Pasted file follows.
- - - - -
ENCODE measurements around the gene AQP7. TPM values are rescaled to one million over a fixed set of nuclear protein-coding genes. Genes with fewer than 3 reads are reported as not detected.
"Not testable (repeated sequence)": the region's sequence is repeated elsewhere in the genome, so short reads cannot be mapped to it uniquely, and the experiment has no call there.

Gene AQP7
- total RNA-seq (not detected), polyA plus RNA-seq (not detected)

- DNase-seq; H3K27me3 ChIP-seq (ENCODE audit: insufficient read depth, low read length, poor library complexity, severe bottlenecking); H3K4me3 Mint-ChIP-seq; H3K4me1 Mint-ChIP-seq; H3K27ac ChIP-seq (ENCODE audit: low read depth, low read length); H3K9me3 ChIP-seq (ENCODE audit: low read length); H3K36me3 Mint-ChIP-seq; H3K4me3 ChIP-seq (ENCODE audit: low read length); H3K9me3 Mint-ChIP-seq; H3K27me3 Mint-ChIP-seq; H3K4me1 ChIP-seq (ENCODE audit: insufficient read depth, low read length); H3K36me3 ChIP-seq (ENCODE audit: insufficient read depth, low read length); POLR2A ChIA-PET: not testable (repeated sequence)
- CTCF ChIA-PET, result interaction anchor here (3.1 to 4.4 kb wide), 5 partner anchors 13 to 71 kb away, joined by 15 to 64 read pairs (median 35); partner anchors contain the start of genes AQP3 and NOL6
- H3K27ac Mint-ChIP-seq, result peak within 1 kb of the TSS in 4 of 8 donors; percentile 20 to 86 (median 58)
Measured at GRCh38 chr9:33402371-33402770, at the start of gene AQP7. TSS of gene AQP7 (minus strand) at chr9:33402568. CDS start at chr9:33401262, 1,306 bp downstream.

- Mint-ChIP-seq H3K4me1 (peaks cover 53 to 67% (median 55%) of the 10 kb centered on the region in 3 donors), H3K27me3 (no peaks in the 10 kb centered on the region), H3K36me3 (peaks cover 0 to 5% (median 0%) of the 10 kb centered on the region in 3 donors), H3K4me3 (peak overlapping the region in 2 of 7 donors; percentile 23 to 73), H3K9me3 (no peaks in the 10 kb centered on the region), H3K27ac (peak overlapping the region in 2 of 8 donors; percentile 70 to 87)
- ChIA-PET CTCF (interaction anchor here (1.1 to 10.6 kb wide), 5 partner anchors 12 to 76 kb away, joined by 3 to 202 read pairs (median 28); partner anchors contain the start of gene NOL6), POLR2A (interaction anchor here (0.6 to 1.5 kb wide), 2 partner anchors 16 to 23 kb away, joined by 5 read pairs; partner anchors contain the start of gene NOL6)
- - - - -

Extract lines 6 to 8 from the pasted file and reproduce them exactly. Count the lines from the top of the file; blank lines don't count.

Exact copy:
- CTCF ChIA-PET, result interaction anchor here (3.1 to 4.4 kb wide), 5 partner anchors 13 to 71 kb away, joined by 15 to 64 read pairs (median 35); partner anchors contain the start of genes AQP3 and NOL6
- H3K27ac Mint-ChIP-seq, result peak within 1 kb of the TSS in 4 of 8 donors; percentile 20 to 86 (median 58)
Measured at GRCh38 chr9:33402371-33402770, at the start of gene AQP7. TSS of gene AQP7 (minus strand) at chr9:33402568. CDS start at chr9:33401262, 1,306 bp downstream.